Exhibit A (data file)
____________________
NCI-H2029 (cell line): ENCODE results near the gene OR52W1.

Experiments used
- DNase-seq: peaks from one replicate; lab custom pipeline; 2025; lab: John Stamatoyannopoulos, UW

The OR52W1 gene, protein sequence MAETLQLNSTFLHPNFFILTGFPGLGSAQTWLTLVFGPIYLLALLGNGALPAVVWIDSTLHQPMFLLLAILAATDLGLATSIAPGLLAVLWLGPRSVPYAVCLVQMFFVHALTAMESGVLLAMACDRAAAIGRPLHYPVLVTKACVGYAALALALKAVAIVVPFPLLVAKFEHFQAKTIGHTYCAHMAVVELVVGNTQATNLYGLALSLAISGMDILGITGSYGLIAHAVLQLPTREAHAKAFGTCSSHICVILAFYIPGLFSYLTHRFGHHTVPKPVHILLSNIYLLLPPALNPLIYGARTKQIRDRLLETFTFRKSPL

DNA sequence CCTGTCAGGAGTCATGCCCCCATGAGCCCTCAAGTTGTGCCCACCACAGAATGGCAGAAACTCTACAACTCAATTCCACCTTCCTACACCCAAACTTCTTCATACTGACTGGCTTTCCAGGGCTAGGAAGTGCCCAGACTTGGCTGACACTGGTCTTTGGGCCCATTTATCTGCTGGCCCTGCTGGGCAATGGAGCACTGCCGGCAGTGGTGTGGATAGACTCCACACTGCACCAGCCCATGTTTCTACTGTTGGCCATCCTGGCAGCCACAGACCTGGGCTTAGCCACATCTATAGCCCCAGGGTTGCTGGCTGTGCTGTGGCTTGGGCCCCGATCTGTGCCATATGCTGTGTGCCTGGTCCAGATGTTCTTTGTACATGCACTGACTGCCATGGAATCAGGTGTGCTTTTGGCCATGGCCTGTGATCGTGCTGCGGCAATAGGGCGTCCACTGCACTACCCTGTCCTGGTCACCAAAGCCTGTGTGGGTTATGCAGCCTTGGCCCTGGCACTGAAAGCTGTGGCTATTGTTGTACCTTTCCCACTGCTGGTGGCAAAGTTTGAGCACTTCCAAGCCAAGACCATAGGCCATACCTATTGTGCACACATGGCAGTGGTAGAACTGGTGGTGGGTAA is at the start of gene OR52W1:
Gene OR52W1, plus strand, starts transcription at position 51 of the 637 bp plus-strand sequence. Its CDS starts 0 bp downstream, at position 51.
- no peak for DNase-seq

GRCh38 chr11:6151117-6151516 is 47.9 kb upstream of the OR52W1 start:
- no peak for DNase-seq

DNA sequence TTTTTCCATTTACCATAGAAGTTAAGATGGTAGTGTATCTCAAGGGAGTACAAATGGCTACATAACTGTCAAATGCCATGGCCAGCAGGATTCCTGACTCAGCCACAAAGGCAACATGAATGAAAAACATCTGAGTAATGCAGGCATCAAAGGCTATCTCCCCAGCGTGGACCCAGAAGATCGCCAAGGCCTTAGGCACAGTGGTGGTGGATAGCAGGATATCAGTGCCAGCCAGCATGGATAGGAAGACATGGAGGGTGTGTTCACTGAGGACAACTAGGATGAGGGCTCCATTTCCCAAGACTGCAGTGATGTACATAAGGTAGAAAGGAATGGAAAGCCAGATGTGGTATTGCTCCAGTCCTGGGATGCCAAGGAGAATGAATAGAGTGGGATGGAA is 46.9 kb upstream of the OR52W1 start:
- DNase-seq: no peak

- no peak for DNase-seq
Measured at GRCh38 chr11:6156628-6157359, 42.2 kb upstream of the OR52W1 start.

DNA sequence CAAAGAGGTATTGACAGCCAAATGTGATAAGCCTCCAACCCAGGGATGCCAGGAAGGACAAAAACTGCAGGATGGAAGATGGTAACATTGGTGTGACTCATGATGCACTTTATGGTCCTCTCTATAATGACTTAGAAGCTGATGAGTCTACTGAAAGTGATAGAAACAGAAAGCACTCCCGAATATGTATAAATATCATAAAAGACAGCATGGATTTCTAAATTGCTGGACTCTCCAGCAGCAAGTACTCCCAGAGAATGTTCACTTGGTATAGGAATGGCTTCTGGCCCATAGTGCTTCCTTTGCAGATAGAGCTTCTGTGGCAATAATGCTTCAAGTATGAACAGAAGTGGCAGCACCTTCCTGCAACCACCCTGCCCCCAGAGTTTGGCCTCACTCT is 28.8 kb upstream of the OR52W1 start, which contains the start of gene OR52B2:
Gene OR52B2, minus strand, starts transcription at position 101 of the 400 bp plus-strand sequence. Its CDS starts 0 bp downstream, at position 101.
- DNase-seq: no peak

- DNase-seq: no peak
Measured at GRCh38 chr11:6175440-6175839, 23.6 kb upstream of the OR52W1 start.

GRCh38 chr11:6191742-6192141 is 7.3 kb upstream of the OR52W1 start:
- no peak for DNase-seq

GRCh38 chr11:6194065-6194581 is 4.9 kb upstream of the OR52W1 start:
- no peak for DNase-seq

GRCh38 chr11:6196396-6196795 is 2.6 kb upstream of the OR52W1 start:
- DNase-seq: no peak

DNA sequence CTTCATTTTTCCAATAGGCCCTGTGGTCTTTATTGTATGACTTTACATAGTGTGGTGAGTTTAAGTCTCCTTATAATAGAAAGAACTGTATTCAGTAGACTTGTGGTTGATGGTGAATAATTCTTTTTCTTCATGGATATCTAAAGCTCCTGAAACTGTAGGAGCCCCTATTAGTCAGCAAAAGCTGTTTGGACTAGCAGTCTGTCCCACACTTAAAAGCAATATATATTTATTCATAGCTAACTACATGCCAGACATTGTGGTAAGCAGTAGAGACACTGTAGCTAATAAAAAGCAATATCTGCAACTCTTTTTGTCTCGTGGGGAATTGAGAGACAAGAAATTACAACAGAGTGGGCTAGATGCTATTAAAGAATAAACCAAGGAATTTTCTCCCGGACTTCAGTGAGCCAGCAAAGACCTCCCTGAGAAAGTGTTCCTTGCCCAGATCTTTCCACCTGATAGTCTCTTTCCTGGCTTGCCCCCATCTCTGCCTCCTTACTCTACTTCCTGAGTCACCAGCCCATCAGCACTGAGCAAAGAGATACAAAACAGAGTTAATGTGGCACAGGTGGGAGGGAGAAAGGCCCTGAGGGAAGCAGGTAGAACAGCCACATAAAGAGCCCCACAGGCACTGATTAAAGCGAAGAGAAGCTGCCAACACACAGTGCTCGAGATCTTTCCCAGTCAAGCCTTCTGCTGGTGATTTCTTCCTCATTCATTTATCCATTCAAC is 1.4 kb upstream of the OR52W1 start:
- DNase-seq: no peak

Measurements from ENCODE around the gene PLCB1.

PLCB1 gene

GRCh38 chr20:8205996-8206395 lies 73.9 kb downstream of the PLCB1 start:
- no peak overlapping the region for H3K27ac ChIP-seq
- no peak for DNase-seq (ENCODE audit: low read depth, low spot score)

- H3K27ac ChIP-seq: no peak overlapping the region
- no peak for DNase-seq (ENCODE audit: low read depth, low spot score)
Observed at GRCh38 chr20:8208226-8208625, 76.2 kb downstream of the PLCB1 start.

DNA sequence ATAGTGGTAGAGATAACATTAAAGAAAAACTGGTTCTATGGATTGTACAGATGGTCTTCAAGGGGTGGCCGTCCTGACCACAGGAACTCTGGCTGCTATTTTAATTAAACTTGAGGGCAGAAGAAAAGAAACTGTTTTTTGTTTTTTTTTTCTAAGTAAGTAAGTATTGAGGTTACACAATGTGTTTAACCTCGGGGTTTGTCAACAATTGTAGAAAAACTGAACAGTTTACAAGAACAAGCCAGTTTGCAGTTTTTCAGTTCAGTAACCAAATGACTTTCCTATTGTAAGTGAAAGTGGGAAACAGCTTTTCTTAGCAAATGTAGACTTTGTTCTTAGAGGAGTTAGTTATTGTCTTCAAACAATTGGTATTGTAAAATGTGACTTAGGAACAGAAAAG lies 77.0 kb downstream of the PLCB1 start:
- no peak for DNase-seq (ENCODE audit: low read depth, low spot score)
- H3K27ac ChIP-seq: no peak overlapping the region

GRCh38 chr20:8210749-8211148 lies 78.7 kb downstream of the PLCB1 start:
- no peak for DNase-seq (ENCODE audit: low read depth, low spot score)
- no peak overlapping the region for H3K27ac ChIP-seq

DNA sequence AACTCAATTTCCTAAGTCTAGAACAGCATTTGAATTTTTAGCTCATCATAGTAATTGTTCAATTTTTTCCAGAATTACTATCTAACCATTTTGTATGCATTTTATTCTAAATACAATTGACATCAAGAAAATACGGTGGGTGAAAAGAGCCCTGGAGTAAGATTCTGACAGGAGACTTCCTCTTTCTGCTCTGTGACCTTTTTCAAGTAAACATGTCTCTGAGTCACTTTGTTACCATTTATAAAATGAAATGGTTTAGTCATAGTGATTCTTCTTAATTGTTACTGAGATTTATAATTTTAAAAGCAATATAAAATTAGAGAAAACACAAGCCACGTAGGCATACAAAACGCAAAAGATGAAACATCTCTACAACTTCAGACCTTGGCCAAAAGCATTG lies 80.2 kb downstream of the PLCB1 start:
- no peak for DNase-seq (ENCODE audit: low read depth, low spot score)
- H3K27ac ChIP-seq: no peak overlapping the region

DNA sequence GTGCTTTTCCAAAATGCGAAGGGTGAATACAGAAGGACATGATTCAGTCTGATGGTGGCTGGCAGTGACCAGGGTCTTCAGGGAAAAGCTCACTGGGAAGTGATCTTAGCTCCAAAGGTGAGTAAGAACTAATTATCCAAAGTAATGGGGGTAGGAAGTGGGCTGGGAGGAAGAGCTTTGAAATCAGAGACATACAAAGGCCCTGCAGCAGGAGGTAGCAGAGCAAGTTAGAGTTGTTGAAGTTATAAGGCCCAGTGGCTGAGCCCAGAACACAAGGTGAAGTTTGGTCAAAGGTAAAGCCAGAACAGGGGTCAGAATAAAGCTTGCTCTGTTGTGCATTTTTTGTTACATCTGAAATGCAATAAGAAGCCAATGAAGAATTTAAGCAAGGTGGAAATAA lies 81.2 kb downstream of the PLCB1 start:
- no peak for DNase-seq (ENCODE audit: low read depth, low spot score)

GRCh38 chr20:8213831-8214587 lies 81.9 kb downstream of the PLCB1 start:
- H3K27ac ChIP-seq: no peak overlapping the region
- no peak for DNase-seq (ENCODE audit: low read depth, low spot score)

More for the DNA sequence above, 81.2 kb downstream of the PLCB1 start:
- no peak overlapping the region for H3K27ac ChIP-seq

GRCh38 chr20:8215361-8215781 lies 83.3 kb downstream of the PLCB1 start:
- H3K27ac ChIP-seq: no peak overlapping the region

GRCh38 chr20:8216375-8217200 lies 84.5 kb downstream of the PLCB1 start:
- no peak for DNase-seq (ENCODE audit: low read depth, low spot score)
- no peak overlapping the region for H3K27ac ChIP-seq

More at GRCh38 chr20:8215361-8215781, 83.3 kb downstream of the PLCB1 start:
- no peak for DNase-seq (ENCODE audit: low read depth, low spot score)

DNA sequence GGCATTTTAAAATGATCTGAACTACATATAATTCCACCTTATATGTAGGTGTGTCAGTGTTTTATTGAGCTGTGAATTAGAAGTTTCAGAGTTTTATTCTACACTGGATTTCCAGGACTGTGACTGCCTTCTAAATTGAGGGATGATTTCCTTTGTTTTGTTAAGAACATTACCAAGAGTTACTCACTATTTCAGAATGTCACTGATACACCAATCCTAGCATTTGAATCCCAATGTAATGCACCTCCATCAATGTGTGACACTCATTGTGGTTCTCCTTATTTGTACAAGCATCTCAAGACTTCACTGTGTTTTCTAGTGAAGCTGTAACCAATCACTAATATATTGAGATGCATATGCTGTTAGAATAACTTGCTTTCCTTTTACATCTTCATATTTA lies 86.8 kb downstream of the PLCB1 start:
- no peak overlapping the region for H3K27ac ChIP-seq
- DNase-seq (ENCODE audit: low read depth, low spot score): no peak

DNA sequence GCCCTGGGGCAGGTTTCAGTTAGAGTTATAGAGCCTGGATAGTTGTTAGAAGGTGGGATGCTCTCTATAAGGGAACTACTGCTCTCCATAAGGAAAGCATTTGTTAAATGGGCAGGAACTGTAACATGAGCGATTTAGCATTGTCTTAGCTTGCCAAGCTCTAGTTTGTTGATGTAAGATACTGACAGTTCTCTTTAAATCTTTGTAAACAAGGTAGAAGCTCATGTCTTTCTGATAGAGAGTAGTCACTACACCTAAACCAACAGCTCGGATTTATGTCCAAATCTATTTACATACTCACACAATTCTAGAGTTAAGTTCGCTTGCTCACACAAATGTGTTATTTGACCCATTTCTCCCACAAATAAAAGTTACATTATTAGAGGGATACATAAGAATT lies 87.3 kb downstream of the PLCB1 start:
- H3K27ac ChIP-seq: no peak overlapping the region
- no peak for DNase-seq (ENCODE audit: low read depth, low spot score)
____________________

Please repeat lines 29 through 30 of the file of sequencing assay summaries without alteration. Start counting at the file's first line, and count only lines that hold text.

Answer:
GRCh38 chr20:8205996-8206395 lies 73.9 kb downstream of the PLCB1 start:
- no peak overlapping the region for H3K27ac ChIP-seq